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Bitboard size of 256 bits  RSS feed

 
Rain Draken
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Hi I know that bitboards can be used for boards of a size up to 64 bits but can this be extended all the way to 256 bits, the reason is I want to make a game with a board but the board needs 256 bits as it is 16x16 is this possible with a bitboard and what primitive type will be used to hold the values as a long only goes up to 64 bits, also if a bitboard can't be used what else can be used an array will work but it will be to slow.
 
Tim Moores
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I don't know what a "bitboard" is, or why it would be limited to 64 bits, but such functionality is available in Java via the java.util.BitSet class. It is not limited to a particular size (although eventually via the available memory :-)
 
Campbell Ritchie
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What is a bitboard? Is it the same as a BitSet? If you look at that, you can see it defaults to 64 bits, but if you need 65+ bits, it simply adds another 64 to its capacity.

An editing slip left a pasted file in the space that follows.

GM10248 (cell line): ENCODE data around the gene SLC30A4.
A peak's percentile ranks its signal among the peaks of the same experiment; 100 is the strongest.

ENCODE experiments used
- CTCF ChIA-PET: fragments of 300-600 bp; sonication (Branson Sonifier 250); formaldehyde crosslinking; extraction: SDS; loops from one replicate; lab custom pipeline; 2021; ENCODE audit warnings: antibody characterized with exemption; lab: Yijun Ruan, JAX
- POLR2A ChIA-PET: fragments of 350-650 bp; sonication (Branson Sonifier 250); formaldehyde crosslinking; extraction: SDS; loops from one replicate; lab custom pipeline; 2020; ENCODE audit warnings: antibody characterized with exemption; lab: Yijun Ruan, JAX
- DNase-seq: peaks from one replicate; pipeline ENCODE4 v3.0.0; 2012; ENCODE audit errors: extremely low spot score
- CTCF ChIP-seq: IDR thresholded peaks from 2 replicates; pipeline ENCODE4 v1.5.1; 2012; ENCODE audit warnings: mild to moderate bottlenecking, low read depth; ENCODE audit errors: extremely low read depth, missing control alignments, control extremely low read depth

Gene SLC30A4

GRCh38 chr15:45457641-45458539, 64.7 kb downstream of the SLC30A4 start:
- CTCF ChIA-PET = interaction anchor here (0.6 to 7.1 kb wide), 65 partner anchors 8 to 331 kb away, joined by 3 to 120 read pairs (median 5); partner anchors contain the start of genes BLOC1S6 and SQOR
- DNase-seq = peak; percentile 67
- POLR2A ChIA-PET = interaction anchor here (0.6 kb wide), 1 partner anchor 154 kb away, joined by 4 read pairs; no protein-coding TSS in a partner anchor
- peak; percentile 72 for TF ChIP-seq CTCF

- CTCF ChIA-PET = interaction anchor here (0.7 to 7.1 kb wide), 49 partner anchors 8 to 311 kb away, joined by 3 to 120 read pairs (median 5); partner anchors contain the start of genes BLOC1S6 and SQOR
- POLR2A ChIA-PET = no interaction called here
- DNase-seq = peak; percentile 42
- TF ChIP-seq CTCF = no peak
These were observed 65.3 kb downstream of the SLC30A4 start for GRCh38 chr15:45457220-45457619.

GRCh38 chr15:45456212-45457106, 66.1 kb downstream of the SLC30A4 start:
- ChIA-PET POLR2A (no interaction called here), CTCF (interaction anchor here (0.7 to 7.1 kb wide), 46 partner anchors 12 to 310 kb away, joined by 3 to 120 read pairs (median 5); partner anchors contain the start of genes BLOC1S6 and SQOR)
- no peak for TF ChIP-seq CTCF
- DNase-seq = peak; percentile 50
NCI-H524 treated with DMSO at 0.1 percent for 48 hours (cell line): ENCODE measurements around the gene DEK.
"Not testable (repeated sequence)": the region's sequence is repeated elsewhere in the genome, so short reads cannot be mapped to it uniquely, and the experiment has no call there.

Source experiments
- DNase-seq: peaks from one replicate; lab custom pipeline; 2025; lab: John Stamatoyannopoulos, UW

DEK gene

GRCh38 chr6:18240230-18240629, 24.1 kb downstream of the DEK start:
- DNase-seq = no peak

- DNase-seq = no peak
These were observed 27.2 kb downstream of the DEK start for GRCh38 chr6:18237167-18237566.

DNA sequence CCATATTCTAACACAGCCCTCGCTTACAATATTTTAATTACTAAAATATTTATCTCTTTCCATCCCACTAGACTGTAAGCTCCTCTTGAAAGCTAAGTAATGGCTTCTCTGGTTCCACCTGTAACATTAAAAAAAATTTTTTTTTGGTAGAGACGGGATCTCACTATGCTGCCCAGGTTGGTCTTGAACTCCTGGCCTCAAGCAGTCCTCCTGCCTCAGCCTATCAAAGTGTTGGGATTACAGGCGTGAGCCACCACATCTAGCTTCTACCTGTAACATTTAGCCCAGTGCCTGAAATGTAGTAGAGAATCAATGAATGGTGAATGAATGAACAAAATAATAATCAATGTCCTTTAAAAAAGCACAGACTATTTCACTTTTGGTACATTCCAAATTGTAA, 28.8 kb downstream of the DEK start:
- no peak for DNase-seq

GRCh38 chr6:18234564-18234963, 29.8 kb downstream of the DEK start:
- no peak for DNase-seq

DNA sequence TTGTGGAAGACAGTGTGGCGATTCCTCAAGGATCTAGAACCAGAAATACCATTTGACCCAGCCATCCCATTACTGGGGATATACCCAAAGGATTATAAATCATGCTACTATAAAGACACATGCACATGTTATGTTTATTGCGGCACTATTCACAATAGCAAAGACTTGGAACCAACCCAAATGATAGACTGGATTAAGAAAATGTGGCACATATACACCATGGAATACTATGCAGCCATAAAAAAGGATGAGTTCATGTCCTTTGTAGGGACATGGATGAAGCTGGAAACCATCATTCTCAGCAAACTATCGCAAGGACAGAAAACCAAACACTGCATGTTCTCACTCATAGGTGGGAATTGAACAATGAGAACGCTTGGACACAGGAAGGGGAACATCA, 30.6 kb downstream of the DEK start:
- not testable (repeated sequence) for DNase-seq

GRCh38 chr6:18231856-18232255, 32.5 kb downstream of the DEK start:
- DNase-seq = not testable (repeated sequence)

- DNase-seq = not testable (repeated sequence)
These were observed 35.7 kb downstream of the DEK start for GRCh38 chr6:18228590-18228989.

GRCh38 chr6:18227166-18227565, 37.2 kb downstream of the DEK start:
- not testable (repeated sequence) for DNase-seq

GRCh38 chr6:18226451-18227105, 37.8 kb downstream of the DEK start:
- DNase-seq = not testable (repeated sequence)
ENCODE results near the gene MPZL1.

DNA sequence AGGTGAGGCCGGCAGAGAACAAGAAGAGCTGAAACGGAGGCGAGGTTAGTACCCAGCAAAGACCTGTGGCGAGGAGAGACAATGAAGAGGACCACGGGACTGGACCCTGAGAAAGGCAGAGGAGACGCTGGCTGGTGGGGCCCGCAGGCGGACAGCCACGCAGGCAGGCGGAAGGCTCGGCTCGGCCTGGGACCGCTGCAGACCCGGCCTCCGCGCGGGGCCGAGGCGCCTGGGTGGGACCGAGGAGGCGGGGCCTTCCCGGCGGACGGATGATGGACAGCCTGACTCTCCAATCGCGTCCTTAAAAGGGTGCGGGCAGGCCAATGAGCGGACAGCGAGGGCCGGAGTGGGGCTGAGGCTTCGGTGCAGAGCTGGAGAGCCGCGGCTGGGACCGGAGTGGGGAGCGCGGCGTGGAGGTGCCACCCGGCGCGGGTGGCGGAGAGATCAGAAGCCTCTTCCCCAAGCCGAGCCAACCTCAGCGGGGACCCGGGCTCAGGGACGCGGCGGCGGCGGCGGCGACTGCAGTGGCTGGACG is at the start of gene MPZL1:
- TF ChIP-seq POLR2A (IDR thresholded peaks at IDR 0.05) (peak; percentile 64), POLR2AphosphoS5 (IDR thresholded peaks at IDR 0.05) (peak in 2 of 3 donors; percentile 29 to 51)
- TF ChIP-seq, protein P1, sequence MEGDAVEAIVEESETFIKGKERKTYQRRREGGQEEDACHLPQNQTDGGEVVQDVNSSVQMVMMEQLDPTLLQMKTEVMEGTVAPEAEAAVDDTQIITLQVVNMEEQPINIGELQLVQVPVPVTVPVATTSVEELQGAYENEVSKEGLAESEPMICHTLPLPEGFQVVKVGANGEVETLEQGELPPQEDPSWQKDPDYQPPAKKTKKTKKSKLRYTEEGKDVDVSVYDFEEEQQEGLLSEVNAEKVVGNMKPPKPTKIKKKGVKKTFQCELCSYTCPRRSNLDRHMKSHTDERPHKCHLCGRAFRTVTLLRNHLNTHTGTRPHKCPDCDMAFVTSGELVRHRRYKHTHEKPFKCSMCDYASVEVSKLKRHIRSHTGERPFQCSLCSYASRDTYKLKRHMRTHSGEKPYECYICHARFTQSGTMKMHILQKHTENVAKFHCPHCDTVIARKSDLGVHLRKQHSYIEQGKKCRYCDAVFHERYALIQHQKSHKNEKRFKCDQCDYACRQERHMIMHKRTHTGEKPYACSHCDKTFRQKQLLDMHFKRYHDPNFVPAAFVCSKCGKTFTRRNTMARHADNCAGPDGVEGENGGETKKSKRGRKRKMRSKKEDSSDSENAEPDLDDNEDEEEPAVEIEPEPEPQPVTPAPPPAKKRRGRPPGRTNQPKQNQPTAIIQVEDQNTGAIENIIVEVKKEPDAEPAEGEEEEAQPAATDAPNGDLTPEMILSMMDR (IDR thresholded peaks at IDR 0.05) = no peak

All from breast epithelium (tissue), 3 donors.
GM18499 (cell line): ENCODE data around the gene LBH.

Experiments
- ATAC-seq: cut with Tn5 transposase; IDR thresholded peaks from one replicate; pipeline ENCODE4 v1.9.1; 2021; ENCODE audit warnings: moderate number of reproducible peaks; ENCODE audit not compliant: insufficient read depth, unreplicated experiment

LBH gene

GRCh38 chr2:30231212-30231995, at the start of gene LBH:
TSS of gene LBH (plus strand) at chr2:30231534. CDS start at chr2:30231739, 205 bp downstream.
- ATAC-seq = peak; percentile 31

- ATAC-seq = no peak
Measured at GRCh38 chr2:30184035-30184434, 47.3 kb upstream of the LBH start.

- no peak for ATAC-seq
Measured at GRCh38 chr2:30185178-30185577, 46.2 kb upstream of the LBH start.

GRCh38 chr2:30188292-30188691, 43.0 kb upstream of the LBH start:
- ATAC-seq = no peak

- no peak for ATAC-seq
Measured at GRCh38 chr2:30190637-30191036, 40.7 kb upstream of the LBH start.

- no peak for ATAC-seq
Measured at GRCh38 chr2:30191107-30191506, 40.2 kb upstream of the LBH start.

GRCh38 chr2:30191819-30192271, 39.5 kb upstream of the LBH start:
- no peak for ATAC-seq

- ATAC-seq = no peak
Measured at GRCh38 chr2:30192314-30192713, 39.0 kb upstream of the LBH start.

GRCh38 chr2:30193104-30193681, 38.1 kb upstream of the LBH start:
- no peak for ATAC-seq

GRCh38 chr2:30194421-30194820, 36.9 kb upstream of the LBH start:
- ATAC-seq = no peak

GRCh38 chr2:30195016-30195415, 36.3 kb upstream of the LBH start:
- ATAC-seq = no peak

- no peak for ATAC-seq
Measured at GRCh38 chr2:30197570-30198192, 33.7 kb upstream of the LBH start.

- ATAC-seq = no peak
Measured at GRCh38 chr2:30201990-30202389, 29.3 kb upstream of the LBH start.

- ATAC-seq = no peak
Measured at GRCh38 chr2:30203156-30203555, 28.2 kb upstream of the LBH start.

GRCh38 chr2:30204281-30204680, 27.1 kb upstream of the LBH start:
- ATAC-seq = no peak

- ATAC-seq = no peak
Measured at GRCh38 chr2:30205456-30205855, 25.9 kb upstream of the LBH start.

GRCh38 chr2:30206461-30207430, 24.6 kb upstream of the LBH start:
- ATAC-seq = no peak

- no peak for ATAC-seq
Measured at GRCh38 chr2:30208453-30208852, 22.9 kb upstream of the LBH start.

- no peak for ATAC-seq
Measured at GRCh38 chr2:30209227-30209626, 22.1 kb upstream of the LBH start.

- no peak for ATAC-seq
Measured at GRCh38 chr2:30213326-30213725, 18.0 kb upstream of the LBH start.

Jesper de Jong
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Long ago (in fact, one of the very first programs I wrote in Java) I wrote a small Java program for the game of chess. A chess board has 8x8 = 64 fields. One technique that was used in chess is to use bitboards - for each type of chess piece you would use a 64-bit long, in which the bits each correspond to a field on the board. You would for example have a 64-bit long for the pawns; if a bit is 1, then there is a pawn on the corresponding field, and if it's 0 there's no pawn.

This is useful because a CPU can easily handle 64-bit integers, so this is an efficient way to store a chess board in memory.

Since there is no 256-bit primitive type in Java (nor in any other programming language that I'm aware of), there's no way to do this in the same way for 256 bits.

However, class BitSet, which Tim and Campbell already mentioned, is an efficient way to store an array of bits of arbitrary size, so that's probably the best way to go in Java. A BitSet stores its bits in multiple 64-bit long fields, and gives you convenient methods to manipulate the bits.
 
Rain Draken
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Hi thank you for the advice I will do it with bitsets.
 
Rain Draken
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Jesper new exactly what I was talking about thank you
 
It is sorta covered in the JavaRanch Style Guide.
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